Jay Beeler

Who won the presidential debate last night? We are assuming they had one, since our paper is being printed at about the same time.

Go to and vote at the bottom of the front page. The choices are Biden, Trump, Tie and Neither One. If you want to add a comment or two, email to

ABC News reported that voters disliked both choices by as much as 55%, which is not surprising. We are still wondering why it’s so difficult to come up with a third, independent candidate capable of breaking the logjam.

Our prior online poll asked the question “Should computer technology be used to call strikes and balls in MLB games?” Results were 38% yes, 54% no and 8% undecided. Major League Baseball has been pondering the same question and apparently is heading toward the same “red flag” system used in football that will allow a limited amount of coach challenges. This would be a good idea that will prevent a bad umpire call from changing the outcome of a critical game.


The US Supreme Court seems to lack common sense. Recently they voted 6 to 3 to strike down the Trump-era ban on bump stocks, which turn a semi-automatic AR-15 into a machine gun. See our letters section for an overview of the topic by Larry Boland, who shares the belief that these weapons of mass destruction are slaughtering our school children.

Boland wrote “Justice Thomas wrote the majority opinion that someone with a fast finger can replicate machine guns at 800 rpm. Thomas offered no proof to support his opinion, because there is none.” (That’s the same Justice Clarence Thomas who has been giving SCOTUS a black eye by accepting free vacations and 103 gifts with a total value of more than $2.4 million between 2004 and 2023, according to the judicial reform group Fix the Court.)

An LA Times letter to the editor pointed out that “The court’s job is to determine whether a law or an executive action is consistent with the various provisions of the U.S. Constitution. In this case, the court decided that, if the objective is to ban bump stocks, then Congress must amend the law to specify such a prohibition. And that decision is correct,” according to Peter Marson of Glendale.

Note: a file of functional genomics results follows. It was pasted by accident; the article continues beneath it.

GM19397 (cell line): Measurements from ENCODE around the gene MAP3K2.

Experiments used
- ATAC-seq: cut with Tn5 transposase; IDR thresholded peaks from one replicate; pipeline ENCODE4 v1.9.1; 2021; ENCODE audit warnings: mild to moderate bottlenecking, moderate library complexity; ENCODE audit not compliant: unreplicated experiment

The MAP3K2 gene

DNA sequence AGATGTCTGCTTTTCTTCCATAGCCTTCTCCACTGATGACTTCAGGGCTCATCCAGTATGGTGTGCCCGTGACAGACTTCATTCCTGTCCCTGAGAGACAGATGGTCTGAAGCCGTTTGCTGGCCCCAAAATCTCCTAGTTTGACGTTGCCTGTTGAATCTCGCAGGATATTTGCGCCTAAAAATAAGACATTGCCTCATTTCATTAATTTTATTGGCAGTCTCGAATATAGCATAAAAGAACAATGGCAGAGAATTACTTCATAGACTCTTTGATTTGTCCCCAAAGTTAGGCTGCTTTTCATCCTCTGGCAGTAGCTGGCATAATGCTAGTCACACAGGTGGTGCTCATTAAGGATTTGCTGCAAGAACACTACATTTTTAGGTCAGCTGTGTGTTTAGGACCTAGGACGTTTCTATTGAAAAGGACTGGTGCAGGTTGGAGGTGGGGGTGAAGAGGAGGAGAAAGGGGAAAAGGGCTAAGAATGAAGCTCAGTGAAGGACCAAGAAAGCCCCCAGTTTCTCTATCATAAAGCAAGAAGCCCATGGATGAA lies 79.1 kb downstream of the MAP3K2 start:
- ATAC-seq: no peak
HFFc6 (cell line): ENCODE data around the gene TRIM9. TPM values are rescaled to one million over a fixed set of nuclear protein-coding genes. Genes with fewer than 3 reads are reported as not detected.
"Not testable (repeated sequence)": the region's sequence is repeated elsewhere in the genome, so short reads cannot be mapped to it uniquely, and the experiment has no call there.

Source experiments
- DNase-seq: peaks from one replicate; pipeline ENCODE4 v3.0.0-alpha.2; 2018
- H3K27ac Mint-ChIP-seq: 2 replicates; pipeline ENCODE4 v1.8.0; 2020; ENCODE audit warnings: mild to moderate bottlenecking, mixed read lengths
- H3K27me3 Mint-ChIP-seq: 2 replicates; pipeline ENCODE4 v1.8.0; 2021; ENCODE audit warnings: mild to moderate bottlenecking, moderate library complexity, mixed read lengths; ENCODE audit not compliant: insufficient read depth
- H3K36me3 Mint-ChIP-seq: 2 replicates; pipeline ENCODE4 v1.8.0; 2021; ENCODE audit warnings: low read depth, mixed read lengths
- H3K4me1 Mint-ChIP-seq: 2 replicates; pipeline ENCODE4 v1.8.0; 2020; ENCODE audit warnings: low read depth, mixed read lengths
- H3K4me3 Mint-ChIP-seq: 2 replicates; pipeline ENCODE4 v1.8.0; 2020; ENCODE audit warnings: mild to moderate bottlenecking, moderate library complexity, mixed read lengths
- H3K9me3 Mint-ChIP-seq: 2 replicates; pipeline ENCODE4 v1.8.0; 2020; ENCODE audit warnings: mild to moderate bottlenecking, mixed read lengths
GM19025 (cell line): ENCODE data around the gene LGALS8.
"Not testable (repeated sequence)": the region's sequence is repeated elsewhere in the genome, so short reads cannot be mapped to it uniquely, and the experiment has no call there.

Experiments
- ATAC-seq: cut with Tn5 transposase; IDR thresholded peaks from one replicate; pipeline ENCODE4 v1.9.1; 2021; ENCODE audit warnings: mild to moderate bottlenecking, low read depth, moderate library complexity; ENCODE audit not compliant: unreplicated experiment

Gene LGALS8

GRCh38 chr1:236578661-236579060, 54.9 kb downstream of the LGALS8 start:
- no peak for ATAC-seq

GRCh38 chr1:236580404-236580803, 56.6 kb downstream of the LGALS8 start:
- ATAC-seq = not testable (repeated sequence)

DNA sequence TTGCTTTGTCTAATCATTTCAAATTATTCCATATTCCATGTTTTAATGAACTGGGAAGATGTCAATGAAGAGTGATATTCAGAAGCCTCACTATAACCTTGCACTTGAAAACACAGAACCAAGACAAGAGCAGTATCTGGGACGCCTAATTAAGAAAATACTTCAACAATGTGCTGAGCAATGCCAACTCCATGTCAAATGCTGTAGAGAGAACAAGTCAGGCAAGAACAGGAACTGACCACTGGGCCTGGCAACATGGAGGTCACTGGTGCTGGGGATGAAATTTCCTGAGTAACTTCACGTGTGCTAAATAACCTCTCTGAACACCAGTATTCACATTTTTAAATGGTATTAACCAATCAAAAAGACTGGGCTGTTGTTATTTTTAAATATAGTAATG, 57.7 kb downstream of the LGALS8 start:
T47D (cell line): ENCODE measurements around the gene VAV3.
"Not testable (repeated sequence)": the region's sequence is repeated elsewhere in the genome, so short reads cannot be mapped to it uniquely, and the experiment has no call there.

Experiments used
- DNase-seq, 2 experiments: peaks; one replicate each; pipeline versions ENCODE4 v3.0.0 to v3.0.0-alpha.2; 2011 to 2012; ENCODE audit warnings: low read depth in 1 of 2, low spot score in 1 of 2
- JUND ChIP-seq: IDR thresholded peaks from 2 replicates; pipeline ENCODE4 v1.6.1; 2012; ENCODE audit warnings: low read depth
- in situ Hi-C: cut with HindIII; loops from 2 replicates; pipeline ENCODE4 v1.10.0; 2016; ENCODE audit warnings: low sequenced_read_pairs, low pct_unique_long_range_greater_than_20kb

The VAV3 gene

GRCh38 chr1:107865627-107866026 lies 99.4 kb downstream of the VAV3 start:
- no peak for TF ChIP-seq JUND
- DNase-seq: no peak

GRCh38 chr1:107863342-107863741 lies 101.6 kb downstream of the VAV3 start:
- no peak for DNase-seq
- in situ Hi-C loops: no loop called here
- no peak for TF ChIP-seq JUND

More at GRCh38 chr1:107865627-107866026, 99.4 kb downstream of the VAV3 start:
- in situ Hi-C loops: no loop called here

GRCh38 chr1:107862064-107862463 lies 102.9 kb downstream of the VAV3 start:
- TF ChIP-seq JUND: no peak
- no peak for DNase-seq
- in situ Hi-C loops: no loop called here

Elizabeth Osborne of Santa Barbara wrote: “For just $350, anyone can purchase an add-on that offers the capability to shoot 400-800 rounds per minute. That’s just what our nation needs: an easier way to massacre. In a concurring opinion for the Supreme Court, Justice Samuel A. Alito Jr. wrote that it is up to Congress to ban bump stocks, not the ATF. So, in this country, where the No. 1 killer of children is gun violence, kids will just need to wait for Congress to act. What could go wrong?”


In our last Beachcombing column we offered a few reasons why “It’s good to be a man,” found in a 2001 email sent to me by my brother, Tom. Here’s more:

  • Same work ... more pay.
  • Wrinkles add character.
  • Wedding dress $2,000; tux rental $50.
  • If you retain water, it’s in a canteen.
  • People never glance at your chest when you’re talking to them.
  • The occasional well-rendered belch is practically expected.
  • One mood, all the damn time.
  • Phone conversations are over in 30 seconds flat.
  • You know stuff about tanks.
  • A five-day vacation requires only one suitcase.
  • You can open all your own jars.
  • You can go to a public toilet without a support group.

More next time.


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